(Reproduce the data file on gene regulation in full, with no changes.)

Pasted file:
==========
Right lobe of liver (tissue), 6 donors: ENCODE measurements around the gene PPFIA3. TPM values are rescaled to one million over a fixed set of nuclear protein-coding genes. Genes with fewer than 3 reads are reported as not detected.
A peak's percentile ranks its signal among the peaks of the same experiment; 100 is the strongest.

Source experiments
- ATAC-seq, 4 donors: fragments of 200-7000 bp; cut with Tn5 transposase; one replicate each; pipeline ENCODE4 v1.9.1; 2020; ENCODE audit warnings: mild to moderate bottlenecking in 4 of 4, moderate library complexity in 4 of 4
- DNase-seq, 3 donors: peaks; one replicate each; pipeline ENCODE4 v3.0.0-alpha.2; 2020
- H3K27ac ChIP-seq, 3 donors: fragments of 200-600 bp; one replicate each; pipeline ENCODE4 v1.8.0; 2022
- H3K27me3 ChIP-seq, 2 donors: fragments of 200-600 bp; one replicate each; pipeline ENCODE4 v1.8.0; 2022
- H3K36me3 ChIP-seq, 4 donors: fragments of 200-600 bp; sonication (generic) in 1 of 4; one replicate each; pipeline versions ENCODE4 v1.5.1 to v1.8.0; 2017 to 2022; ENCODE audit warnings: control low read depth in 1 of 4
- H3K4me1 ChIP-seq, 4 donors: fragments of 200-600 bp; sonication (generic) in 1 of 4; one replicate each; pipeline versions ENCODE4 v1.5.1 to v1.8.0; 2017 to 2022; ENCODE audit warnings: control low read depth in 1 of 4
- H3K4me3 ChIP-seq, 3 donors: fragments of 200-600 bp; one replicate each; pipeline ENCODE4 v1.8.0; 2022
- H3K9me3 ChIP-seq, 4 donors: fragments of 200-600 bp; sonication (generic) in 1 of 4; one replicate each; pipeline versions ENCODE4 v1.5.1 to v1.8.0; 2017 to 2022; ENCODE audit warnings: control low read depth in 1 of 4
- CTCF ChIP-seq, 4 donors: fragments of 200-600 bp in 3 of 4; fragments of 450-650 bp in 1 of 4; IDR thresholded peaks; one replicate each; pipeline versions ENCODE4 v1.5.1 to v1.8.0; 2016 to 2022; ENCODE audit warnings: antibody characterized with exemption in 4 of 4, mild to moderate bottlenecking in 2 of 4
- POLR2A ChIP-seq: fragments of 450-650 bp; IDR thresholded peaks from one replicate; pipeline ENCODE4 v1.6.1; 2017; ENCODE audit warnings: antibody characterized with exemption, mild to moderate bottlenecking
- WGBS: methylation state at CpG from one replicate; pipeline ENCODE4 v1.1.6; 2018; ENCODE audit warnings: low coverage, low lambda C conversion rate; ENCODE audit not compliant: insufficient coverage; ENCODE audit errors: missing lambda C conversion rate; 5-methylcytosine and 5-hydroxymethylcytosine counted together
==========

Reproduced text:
Right lobe of liver (tissue), 6 donors: ENCODE measurements around the gene PPFIA3. TPM values are rescaled to one million over a fixed set of nuclear protein-coding genes. Genes with fewer than 3 reads are reported as not detected.
A peak's percentile ranks its signal among the peaks of the same experiment; 100 is the strongest.

Source experiments
- ATAC-seq, 4 donors: fragments of 200-7000 bp; cut with Tn5 transposase; one replicate each; pipeline ENCODE4 v1.9.1; 2020; ENCODE audit warnings: mild to moderate bottlenecking in 4 of 4, moderate library complexity in 4 of 4
- DNase-seq, 3 donors: peaks; one replicate each; pipeline ENCODE4 v3.0.0-alpha.2; 2020
- H3K27ac ChIP-seq, 3 donors: fragments of 200-600 bp; one replicate each; pipeline ENCODE4 v1.8.0; 2022
- H3K27me3 ChIP-seq, 2 donors: fragments of 200-600 bp; one replicate each; pipeline ENCODE4 v1.8.0; 2022
- H3K36me3 ChIP-seq, 4 donors: fragments of 200-600 bp; sonication (generic) in 1 of 4; one replicate each; pipeline versions ENCODE4 v1.5.1 to v1.8.0; 2017 to 2022; ENCODE audit warnings: control low read depth in 1 of 4
- H3K4me1 ChIP-seq, 4 donors: fragments of 200-600 bp; sonication (generic) in 1 of 4; one replicate each; pipeline versions ENCODE4 v1.5.1 to v1.8.0; 2017 to 2022; ENCODE audit warnings: control low read depth in 1 of 4
- H3K4me3 ChIP-seq, 3 donors: fragments of 200-600 bp; one replicate each; pipeline ENCODE4 v1.8.0; 2022
- H3K9me3 ChIP-seq, 4 donors: fragments of 200-600 bp; sonication (generic) in 1 of 4; one replicate each; pipeline versions ENCODE4 v1.5.1 to v1.8.0; 2017 to 2022; ENCODE audit warnings: control low read depth in 1 of 4
- CTCF ChIP-seq, 4 donors: fragments of 200-600 bp in 3 of 4; fragments of 450-650 bp in 1 of 4; IDR thresholded peaks; one replicate each; pipeline versions ENCODE4 v1.5.1 to v1.8.0; 2016 to 2022; ENCODE audit warnings: antibody characterized with exemption in 4 of 4, mild to moderate bottlenecking in 2 of 4
- POLR2A ChIP-seq: fragments of 450-650 bp; IDR thresholded peaks from one replicate; pipeline ENCODE4 v1.6.1; 2017; ENCODE audit warnings: antibody characterized with exemption, mild to moderate bottlenecking
- WGBS: methylation state at CpG from one replicate; pipeline ENCODE4 v1.1.6; 2018; ENCODE audit warnings: low coverage, low lambda C conversion rate; ENCODE audit not compliant: insufficient coverage; ENCODE audit errors: missing lambda C conversion rate; 5-methylcytosine and 5-hydroxymethylcytosine counted together